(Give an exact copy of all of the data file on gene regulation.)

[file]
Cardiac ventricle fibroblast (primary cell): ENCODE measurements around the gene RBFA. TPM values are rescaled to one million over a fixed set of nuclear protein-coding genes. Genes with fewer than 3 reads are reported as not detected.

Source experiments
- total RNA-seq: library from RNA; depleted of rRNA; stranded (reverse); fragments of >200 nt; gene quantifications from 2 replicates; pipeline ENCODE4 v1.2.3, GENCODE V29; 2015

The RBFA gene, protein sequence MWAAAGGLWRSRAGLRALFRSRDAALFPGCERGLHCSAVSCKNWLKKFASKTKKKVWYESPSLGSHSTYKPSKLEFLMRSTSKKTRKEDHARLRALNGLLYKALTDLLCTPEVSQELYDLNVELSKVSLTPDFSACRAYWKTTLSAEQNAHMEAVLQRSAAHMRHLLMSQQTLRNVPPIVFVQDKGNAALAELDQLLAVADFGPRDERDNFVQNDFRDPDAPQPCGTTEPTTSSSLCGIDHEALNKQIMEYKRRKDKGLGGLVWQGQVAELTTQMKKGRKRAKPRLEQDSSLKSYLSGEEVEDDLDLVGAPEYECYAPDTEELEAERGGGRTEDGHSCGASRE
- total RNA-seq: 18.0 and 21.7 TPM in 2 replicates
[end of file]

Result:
Cardiac ventricle fibroblast (primary cell): ENCODE measurements around the gene RBFA. TPM values are rescaled to one million over a fixed set of nuclear protein-coding genes. Genes with fewer than 3 reads are reported as not detected.

Source experiments
- total RNA-seq: library from RNA; depleted of rRNA; stranded (reverse); fragments of >200 nt; gene quantifications from 2 replicates; pipeline ENCODE4 v1.2.3, GENCODE V29; 2015

The RBFA gene, protein sequence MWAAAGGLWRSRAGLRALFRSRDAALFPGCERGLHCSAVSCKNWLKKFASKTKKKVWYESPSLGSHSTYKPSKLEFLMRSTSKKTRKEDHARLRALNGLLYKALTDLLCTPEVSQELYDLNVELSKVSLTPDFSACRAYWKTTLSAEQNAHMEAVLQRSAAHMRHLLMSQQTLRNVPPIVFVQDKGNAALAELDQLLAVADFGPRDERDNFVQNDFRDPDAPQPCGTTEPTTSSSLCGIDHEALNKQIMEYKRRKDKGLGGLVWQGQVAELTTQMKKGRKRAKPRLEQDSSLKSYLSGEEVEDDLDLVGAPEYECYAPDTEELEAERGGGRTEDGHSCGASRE
- total RNA-seq: 18.0 and 21.7 TPM in 2 replicates